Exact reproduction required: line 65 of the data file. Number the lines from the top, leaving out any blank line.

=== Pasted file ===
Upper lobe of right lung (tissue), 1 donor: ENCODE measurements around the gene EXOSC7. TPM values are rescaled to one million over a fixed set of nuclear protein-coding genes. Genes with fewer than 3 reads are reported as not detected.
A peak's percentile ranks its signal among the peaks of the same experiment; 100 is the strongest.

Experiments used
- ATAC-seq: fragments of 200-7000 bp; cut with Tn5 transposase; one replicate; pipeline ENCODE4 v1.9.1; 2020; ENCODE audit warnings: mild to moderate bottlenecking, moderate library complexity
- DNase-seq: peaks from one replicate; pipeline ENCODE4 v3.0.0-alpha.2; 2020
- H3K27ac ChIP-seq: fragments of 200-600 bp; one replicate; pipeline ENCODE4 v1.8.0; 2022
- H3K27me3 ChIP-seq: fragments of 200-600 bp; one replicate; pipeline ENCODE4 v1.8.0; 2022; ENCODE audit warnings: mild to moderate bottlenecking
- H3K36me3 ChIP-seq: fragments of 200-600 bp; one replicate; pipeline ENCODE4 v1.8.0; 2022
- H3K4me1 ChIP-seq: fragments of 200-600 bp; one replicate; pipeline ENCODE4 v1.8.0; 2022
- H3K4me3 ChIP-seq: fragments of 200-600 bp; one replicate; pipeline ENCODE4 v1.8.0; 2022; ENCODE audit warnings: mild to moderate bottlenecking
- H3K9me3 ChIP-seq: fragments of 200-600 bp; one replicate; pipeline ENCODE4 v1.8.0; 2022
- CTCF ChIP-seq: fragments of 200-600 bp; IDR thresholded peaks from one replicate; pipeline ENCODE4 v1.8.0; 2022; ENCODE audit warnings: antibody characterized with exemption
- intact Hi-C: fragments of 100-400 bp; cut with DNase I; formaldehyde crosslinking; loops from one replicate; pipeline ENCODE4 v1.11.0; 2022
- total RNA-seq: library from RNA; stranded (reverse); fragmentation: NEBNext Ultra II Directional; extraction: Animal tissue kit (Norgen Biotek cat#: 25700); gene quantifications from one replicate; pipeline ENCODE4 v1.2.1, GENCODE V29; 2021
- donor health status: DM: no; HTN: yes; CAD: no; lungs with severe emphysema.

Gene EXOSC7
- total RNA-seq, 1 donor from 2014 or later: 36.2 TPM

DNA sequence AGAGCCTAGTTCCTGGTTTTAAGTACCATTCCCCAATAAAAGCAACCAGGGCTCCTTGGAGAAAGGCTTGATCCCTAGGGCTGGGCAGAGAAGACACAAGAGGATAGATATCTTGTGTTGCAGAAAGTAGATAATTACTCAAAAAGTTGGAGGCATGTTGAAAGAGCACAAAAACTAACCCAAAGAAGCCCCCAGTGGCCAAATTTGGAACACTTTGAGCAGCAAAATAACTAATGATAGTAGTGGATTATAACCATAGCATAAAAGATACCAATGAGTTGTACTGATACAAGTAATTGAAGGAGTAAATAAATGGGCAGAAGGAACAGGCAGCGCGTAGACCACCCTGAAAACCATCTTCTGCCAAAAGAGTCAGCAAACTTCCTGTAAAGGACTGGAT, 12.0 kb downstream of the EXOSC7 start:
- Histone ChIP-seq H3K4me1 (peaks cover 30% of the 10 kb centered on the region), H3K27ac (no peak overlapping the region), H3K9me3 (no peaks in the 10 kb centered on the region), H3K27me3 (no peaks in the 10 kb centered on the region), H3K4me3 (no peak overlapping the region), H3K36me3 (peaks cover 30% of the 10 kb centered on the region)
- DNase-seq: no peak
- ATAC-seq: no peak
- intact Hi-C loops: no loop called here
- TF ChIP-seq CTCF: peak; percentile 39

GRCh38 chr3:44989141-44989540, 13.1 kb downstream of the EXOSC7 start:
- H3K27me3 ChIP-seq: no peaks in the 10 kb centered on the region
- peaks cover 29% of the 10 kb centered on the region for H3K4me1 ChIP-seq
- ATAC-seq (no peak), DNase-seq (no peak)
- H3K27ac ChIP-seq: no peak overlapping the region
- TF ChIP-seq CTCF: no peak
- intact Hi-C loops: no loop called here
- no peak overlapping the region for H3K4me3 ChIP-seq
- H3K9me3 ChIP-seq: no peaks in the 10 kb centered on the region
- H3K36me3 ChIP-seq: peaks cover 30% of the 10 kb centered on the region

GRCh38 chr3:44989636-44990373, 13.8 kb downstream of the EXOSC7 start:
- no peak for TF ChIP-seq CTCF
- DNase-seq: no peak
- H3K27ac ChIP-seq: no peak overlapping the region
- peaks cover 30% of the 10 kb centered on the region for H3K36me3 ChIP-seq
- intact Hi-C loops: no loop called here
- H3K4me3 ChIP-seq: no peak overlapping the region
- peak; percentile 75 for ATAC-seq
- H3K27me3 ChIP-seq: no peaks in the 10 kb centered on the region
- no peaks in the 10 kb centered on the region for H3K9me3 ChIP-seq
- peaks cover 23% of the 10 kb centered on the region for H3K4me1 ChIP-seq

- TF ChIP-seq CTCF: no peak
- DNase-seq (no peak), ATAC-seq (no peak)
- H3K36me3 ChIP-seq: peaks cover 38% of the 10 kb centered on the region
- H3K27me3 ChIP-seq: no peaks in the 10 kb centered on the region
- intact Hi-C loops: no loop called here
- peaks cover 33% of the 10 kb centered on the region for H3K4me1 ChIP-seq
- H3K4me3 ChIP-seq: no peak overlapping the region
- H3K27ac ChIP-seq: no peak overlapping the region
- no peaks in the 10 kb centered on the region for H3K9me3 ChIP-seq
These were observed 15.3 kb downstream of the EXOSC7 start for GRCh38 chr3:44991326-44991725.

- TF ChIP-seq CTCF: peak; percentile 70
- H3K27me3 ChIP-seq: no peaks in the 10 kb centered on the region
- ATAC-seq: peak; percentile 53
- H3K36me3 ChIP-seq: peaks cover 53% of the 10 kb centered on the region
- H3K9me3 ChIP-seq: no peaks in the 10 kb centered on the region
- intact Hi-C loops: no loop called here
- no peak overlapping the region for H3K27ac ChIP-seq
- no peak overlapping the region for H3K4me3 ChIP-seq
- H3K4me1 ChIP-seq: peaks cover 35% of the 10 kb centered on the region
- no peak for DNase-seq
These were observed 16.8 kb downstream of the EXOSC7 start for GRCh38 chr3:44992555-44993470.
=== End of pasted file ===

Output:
These were observed 16.8 kb downstream of the EXOSC7 start for GRCh38 chr3:44992555-44993470.